Tackling alcohol-fuelled crime may have to drop off police officers' to-do lists if funding for the service continues to fall at anticipated levels, rank-and-file officers have warned.
Steve White, chair of the Police Federation of England and Wales, said officers may not be able to arrest people for alcohol-fuelled crimes without jeopardising other vital areas of work.
Earlier this month, the Government announced a further 5% cut in police funding for 2015/16 amid warnings that government funding is due to be cut further in future years.
Mr White said: "We simply cannot continue to do everything that is being asked of us given the dwindling resources being allocated to policing.
"Society may have to come up with a different way of dealing with drunken, rowdy behaviour if police officers are also going to be able to deal effectively with counter terrorism, managing sex offenders, cybercrime, child sexual exploitation, looking for missing persons and dealing with people suffering from mental health problems, to name but a few jobs on the list.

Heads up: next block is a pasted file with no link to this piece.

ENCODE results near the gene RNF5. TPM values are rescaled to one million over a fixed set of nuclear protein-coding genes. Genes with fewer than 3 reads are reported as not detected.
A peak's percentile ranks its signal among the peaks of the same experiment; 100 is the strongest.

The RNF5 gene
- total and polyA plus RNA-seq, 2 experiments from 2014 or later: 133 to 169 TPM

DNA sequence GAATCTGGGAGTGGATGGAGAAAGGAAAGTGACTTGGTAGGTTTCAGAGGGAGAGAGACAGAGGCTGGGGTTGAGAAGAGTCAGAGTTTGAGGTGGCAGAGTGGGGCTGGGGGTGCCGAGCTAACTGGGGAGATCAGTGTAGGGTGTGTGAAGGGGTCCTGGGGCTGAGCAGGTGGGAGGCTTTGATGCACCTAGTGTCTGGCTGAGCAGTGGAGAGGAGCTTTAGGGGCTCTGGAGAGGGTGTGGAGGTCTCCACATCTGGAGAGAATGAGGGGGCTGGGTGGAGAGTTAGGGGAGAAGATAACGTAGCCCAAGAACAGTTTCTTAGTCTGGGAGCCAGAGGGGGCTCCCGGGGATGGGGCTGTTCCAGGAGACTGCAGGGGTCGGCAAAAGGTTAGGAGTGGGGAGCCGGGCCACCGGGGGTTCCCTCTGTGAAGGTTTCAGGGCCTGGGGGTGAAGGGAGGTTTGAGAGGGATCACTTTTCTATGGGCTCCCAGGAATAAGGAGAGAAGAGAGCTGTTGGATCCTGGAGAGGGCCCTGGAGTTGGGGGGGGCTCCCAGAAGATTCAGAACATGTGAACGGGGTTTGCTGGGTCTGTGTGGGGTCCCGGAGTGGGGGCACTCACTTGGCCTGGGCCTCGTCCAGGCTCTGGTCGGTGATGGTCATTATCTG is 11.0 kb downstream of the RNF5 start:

"These vital areas of policing aren't counted in the official crime statistics but no one would disagree - least of all officers - that it is work at the core of our mission to keep the public safe."
In the last five years, a total of 34,000 jobs, including around 15,000 officers, 4,000 police community support officers and 15,000 staff, have been lost in policing directly as a result of the cuts, Mr White added.
He said he would be seeking talks with the NHS to discuss how best to respond to alcohol-fuelled behaviour.
"The ongoing programme of cuts risk putting the public in danger because the police simply will not be able to do everything necessary to keep them safe," Mr White said.
"Given this, should we really be expecting officers to deal with people who may not necessarily be a threat to others but have had too much to drink and can't control themselves?
"This is an issue that goes deeper than just locking people up - there has to be a better solution that alerts all sections of society to play their role in selling and consuming alcohol in a more responsible way."